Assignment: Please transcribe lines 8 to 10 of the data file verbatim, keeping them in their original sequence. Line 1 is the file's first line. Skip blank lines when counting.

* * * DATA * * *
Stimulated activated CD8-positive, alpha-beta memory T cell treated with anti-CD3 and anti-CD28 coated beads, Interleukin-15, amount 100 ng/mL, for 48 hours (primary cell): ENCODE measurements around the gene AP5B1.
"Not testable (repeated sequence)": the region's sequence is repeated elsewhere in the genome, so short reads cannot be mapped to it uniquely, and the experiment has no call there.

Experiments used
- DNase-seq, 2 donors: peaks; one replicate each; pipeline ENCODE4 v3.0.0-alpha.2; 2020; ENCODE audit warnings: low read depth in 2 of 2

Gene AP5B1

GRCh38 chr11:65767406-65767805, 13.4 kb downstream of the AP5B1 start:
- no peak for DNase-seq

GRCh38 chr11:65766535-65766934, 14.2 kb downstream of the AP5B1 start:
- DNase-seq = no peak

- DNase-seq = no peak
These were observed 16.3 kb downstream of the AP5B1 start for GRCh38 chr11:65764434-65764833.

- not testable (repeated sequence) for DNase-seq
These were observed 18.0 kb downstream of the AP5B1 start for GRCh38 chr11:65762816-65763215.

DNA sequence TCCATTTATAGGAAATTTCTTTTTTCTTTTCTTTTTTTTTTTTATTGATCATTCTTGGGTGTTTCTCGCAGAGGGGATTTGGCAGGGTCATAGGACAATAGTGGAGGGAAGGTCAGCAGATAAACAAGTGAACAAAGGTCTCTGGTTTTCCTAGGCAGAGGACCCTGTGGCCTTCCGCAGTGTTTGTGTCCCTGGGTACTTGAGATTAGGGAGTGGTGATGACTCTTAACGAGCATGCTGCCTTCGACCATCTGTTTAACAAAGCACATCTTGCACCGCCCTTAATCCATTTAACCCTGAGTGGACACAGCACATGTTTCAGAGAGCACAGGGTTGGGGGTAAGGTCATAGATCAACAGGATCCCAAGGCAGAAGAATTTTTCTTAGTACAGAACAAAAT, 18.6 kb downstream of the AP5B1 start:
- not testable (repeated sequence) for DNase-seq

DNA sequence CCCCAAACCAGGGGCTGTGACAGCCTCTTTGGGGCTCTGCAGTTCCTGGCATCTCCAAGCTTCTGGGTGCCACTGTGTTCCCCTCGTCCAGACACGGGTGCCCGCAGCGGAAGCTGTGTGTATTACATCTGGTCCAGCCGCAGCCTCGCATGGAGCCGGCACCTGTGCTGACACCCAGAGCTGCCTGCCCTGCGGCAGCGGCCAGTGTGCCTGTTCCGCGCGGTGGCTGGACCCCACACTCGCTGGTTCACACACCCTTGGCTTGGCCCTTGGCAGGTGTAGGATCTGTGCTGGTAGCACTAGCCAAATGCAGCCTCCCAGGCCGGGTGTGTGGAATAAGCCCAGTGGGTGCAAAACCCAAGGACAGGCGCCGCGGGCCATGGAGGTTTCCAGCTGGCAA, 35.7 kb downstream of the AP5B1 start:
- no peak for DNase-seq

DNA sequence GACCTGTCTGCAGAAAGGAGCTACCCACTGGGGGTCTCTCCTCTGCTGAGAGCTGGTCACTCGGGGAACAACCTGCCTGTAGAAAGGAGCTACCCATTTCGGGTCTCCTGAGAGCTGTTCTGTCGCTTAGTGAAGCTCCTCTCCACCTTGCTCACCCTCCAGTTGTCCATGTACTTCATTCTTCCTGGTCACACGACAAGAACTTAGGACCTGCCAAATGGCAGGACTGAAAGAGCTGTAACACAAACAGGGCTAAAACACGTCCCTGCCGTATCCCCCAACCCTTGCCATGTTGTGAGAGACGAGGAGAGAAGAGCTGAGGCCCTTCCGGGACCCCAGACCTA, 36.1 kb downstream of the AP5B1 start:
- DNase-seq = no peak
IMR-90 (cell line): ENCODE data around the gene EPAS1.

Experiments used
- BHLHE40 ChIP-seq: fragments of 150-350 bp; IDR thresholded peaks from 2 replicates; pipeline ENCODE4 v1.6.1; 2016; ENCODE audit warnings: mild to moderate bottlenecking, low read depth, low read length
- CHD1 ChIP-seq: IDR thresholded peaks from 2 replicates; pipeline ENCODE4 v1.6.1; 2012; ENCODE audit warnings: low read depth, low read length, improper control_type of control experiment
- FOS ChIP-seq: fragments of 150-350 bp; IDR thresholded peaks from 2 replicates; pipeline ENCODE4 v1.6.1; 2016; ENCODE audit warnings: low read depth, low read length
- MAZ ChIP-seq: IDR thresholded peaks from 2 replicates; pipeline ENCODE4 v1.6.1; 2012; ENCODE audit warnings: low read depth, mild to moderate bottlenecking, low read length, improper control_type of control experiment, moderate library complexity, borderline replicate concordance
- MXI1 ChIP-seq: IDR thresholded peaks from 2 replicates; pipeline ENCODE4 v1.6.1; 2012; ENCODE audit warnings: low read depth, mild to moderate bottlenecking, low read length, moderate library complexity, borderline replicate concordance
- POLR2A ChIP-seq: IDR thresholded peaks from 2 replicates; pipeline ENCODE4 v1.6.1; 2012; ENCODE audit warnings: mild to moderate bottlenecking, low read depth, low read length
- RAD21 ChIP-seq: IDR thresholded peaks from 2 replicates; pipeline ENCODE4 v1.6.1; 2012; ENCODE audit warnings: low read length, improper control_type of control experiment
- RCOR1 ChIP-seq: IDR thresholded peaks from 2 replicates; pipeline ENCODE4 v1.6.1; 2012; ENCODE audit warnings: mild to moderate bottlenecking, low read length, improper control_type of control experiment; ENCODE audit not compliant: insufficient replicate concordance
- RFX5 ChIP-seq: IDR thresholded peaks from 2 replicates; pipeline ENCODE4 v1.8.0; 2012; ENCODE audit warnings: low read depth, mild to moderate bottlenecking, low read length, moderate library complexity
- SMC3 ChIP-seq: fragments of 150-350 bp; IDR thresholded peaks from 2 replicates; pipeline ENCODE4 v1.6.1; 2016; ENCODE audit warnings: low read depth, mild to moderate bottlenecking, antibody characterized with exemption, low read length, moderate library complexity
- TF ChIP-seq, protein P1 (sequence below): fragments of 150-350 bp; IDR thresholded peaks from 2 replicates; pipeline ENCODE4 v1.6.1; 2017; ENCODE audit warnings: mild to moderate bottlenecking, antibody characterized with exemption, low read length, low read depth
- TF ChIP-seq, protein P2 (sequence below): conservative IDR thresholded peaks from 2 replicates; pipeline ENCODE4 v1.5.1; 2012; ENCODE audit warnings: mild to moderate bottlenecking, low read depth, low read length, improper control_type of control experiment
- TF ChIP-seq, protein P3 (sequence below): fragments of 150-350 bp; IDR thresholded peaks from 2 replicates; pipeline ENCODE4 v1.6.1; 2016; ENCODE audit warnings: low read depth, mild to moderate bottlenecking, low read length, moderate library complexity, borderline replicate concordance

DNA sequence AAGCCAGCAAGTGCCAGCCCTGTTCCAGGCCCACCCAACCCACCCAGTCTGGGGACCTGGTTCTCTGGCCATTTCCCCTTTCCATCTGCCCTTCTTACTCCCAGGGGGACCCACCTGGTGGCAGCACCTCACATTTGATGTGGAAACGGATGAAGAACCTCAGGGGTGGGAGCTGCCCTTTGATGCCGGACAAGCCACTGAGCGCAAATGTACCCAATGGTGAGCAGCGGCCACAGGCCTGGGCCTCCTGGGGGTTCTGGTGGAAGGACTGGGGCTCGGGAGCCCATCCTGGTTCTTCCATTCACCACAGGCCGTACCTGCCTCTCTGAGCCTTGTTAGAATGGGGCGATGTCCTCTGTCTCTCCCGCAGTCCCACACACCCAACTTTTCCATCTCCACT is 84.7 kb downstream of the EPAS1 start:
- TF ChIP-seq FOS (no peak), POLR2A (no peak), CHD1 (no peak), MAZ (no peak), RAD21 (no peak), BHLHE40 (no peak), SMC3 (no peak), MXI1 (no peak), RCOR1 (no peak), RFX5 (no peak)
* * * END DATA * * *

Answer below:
GRCh38 chr11:65766535-65766934, 14.2 kb downstream of the AP5B1 start:
- DNase-seq = no peak

- DNase-seq = no peak